Polish video camera accessories maker 8Sinn has released a top handles adapter extension adapter for its GH5 camera cage. The adapter is designed for use with Panasonic’s DMW-XLR1 microphone adapter that sits on the Panasonic Lumix DC-GH5’s hotshoe. The DMW-XLR1 adapter enables GH5 users to input audio into their GH5 via XLR-cabled microphones in the same way that camcorders have for some years now.
8Sinn currently makes three different top-mounted handles for its cages and the top handles extension adapter works with all three including the Scorpio, my favourite due to its more enclosing design and versatility as a top or side handle able to be mounted at any angle via its Arri rosette and optional Arri rosette mount and NATO safety rail.
8Sinn’s Top Handles Extension Adapter appears to be the second such adapter designed to accommodate the DMW-XLR1 audio adapter by raising cage handles forward and upwards. Seercam’s Extension Kit for Cube GH5 made for its Cube GH5 camera cage and Classic Plus Handle was the first such device to market so far as I know.
My favourite cage for my Panasonic Lumix GH4 camera was made by Motion9, now trading internationally under the Seercam brand name. The only GH4 cage I had ever seen in real life was Motion9’s CubeMix GH4/3 and if the company’s other GH4 cage, the CubeMix GH4/3 Pro had been available at the time, then I would most definitely have bought that model instead, for its NATO sliding handle and one-touch cable clamp.
Now, Seercam has revealed its cage for the Panasonic Lumix GH5 and it looks like it will be the cage I buy for my GH5, when one finally finds its way into the country and into my hands.
I took a well-researched gamble on Motion9’s CubeMix GH4/3 and it paid off handsomely. I will be keeping my GH4 as second camera to my GH5 when it eventually arrives and it will be wearing its cage even more then than it does now.
My GH4 will continue to be equipped with its Cube Cage Round Handle, in my experience the most secure design of the two Motion9 top handles, though it does not have the convenience of fast-on, fast-on via NATO rail or the ability to balance the camera’s weight via sliding to and fro.
I would consider replacing Seercam’s NATO rail with SmallRig’s Quick Release Safety Rail 7cm 1195 though, for its spring-loaded pins to prevent accidental removal. It is the little things that count.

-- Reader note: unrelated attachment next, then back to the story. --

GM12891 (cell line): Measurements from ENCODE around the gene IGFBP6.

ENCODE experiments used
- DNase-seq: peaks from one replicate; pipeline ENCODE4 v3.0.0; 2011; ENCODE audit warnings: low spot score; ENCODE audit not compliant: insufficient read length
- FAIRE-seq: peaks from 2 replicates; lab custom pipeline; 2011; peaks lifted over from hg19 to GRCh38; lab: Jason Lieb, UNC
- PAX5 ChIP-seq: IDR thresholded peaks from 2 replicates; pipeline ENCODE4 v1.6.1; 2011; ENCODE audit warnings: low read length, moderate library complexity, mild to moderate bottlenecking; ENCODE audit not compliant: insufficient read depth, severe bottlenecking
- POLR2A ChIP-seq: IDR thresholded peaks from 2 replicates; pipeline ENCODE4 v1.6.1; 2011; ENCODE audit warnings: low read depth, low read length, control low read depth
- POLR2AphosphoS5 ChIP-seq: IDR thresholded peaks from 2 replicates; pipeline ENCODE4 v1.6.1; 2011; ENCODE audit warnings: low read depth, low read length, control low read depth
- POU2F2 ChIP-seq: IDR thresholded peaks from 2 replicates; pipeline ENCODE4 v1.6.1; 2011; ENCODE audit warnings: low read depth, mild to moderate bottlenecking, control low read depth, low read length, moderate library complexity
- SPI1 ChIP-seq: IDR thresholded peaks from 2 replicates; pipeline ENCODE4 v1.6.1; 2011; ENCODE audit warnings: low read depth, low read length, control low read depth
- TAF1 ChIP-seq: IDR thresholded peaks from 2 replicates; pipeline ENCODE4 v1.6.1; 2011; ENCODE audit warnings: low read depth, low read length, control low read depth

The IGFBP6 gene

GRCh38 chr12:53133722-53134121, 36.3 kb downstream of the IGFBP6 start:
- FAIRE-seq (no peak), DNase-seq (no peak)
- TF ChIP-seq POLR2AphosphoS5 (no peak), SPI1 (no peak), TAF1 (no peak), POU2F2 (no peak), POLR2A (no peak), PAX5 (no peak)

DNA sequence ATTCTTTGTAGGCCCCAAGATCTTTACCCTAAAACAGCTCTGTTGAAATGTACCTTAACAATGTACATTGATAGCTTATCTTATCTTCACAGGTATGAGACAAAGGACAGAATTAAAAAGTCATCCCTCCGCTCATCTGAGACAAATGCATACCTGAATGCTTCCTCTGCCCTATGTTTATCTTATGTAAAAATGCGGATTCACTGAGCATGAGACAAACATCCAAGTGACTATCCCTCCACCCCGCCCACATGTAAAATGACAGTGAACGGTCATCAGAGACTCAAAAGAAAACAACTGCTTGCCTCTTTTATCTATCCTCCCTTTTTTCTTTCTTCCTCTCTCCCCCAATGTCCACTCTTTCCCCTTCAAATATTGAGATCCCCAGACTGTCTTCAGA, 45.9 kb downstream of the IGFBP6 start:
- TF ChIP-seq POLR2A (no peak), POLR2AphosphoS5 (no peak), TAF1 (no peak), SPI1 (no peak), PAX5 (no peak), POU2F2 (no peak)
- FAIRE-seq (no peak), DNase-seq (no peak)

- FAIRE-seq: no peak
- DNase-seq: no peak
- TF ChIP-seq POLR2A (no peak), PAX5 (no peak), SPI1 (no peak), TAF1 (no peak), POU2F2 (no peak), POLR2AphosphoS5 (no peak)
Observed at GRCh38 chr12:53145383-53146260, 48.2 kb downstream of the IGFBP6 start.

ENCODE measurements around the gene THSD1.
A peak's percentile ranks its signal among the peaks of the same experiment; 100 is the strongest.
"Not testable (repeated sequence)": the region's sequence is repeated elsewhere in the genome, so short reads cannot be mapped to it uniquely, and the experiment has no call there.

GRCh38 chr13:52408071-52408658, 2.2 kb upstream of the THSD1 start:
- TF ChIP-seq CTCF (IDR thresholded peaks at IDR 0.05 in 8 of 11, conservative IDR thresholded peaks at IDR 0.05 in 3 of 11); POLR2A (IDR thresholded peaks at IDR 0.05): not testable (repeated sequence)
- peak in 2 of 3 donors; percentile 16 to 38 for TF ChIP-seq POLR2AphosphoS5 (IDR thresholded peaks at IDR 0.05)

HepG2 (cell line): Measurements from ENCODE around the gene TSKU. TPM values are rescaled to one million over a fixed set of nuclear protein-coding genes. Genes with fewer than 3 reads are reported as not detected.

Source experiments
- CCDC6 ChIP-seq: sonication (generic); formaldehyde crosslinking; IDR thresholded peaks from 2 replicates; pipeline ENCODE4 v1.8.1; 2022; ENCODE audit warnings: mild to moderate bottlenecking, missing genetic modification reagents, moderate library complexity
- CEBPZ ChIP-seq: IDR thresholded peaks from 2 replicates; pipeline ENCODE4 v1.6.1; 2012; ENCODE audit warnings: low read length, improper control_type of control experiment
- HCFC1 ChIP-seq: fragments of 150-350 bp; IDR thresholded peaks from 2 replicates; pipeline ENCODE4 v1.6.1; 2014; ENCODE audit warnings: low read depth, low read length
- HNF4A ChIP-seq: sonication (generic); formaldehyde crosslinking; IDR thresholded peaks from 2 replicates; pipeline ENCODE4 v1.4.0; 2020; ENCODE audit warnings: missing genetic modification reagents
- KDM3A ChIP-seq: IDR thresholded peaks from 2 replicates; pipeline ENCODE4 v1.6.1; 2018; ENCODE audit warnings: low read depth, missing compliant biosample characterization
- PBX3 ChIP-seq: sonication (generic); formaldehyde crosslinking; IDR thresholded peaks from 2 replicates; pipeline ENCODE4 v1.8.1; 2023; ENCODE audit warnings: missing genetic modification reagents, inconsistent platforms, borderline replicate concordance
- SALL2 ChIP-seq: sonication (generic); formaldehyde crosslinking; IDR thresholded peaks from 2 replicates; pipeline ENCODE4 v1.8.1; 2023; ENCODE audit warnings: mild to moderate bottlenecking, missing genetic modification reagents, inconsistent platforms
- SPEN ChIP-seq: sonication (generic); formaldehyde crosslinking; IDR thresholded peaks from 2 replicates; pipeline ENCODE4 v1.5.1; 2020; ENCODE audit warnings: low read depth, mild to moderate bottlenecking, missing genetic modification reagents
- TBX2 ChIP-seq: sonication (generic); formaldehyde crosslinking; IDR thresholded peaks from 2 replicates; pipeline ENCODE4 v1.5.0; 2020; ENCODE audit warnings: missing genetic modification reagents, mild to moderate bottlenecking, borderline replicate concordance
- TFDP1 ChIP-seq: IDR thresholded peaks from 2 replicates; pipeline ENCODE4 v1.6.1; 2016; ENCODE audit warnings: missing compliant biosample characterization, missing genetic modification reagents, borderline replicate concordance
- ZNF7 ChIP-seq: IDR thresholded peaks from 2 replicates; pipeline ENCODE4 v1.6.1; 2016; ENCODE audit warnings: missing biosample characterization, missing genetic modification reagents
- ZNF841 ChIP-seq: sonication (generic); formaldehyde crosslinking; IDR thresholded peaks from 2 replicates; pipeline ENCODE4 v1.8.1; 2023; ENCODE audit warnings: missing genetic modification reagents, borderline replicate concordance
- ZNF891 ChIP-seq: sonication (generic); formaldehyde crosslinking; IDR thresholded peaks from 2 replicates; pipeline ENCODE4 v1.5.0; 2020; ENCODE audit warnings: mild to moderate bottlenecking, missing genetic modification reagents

Pity both items are out of stock. Quick-release mechanisms, so long as they mount tightly and securely, are key to working fast and efficiently as an independent, self-funded documentary moviemaker who cannot afford crews and wasting time screwing and unscrewing camera rigging when needing to move fast.
8Sinn’s GH5 cage and handles, especially its Scorpio top handle that can double as a side handle, was the first custom cage for the GH5 to appear online and it has several attractions including its elegance, small size and camera-right hand grip-hugging design.
I have another camera cage now, SmallRig’s 1844 cage for the Panasonic GX8, and through it have come to appreciate the small size and light weight of minimalist camera cages, but for regular through heavy-duty moviemaking when I need to attach a range of accessories to the rig, Motion9/Seercam’s beautifully conceived, brilliantly designed and expertly manufactured cages are my go-to standard.
You can see why in the photographs below. For your product comparison convenience, links to other current GH5 cages are listed at the base of this article.
Seercam’s Cube GH5 body and handle
Coming soon: extension kit for placing handle over DMW XLR1 audio adapter
Of all the GH5 cages listed below, those by 8Sinn and Seercam remain at the top of my wishlist.
If I were shooting features as part of a small crew alongside a camera assistant and audio recordist then I would choose 8Sinn’s cage along with Veydra or Duclos’ Voigtlaender ciné-modded native M43 prime lenses and follow focus device.
While Veydra cinema primes deliver a more standardized look that gets out of the way of the story, Voigtlaender’s faster optics produce quirkier looks that can enhance certain types of stories.
I really like M.Zuiko Pro lenses’ repeatable hard-stop manual clutch focus mechanism, build quality, durability and colour consistency across the range, and can sacrifice some stabilization for the sake of all that. They are terrific for video as well as stills photography.
There was some consternation about the Olympus M.Zuiko 7-14mm f/2.8’s inability to accept screw-on filters when it first appeared, as there was about Panasonic’s Lumix 7.14mm f/4.0 lens, but some third-party filter adapter solutions for square or rectangular filters have appeared: